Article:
VI: Procedural errors in telephonic SW not suppressible without recklessness or bad faith

The procedural deficiencies in obtaining the telephonic warrants did not render them invalid. There was no showing of bad faith by the officers. People v. Glasford, 2022 VI SUPER 42, 2022 V.I. LEXIS 40 (Apr. 19, 2022).

A person detained by the police has no state or federal constitutional right to be told of his right to refuse consent to a frisk. State v. Hauge, 2022 Iowa Sup. LEXIS 47 (Apr. 22, 2022). [And it would have occurred anyway because there was a warrant for the passenger’s arrest.]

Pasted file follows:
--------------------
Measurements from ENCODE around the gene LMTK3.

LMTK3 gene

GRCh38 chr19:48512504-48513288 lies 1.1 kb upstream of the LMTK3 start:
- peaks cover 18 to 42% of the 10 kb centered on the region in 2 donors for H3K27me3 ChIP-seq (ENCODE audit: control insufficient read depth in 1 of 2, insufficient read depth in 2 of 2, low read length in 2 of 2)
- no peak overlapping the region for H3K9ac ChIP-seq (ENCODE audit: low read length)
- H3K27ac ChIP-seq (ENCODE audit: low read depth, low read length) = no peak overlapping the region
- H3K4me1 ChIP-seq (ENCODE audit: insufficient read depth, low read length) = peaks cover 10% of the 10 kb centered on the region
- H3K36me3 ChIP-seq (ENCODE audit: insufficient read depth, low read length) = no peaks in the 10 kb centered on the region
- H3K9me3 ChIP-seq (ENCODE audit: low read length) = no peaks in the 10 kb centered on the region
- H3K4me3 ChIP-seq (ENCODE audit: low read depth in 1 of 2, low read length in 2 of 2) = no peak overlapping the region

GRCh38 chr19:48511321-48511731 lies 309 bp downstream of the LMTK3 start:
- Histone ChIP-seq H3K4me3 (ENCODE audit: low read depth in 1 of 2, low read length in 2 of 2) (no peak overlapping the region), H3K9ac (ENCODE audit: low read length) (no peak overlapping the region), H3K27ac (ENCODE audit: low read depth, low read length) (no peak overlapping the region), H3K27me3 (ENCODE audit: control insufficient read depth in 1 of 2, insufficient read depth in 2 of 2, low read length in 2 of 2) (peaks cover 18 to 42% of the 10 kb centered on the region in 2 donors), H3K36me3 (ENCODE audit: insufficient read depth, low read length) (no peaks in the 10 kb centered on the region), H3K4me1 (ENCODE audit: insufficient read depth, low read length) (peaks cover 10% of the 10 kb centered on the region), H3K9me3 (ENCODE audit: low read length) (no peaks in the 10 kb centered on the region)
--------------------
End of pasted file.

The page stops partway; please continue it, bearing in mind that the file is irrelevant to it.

Defendant’s digital search at JFK customs was based on reasonable suspicion. The court goes into an illuminating discussion of “reasonable suspicion for what?” and concludes it was invalid in any event. Defendant was seeking adoption of a Fourth Circuit case, but the court finds the good faith exception precludes going beyond existing law in the Second Circuit which hasn’t spoken directly to this. United States v. Kamaldoss, 2022 U.S. Dist. LEXIS 73897 (E.D.N.Y. Apr. 22, 2022).*

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